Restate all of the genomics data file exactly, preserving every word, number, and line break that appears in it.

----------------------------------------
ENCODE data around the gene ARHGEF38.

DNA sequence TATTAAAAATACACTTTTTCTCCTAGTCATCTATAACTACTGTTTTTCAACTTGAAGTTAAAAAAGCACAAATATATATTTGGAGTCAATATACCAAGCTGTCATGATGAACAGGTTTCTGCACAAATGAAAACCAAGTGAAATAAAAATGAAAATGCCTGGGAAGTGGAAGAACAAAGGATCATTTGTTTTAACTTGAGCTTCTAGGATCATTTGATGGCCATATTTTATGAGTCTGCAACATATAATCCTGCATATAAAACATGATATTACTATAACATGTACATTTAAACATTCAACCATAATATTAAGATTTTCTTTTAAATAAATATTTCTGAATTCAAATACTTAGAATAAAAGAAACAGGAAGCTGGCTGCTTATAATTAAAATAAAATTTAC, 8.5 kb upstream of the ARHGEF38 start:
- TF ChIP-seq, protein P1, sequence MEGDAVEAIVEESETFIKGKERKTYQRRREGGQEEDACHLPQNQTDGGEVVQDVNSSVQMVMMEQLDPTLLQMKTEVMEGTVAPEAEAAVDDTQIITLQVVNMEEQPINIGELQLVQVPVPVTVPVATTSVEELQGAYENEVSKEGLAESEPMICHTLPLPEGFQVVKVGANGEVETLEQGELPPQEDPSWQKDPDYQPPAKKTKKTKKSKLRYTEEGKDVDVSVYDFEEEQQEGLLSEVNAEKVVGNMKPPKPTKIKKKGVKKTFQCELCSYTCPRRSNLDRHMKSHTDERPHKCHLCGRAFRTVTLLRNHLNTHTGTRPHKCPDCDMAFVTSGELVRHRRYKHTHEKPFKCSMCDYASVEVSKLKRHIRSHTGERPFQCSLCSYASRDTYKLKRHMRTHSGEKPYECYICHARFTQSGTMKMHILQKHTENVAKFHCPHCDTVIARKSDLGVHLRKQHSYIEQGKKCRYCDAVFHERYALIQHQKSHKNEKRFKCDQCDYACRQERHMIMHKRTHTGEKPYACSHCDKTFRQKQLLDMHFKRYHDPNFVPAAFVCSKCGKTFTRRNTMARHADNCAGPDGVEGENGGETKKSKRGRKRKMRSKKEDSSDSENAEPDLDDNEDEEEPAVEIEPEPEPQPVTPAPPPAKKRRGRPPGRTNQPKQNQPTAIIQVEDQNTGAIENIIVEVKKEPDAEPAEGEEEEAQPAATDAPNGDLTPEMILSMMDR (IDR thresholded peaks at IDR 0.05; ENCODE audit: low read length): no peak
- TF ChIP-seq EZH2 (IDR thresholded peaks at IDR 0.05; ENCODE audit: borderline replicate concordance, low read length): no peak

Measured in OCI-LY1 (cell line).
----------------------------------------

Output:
ENCODE data around the gene ARHGEF38.

DNA sequence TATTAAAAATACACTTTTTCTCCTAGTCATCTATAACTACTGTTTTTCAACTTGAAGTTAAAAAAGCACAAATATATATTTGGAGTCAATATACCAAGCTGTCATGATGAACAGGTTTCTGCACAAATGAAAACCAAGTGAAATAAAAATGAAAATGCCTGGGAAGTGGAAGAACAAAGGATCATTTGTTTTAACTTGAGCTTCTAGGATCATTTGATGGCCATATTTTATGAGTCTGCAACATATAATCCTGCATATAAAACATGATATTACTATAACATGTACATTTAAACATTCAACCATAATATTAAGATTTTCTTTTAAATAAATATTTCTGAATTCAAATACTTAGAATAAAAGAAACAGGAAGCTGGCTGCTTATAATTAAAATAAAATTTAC, 8.5 kb upstream of the ARHGEF38 start:
- TF ChIP-seq, protein P1, sequence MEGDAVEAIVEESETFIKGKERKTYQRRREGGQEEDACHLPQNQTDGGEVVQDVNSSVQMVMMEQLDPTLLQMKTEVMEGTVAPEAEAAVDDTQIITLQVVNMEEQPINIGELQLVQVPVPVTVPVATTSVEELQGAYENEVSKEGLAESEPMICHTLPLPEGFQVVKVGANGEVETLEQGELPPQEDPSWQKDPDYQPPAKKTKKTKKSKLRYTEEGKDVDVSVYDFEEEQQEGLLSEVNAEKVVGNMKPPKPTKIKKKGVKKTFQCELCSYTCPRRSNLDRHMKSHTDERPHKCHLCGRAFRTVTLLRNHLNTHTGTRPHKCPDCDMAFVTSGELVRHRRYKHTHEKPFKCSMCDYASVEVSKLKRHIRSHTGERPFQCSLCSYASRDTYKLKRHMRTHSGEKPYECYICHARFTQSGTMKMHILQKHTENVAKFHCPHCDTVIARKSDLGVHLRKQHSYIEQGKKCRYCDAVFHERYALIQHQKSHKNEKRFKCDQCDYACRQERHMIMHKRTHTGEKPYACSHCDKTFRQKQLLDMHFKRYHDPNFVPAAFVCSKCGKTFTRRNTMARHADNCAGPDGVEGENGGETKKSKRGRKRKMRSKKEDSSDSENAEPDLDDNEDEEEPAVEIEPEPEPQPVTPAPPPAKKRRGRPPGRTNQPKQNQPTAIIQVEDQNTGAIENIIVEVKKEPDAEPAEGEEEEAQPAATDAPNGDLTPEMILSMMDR (IDR thresholded peaks at IDR 0.05; ENCODE audit: low read length): no peak
- TF ChIP-seq EZH2 (IDR thresholded peaks at IDR 0.05; ENCODE audit: borderline replicate concordance, low read length): no peak

Measured in OCI-LY1 (cell line).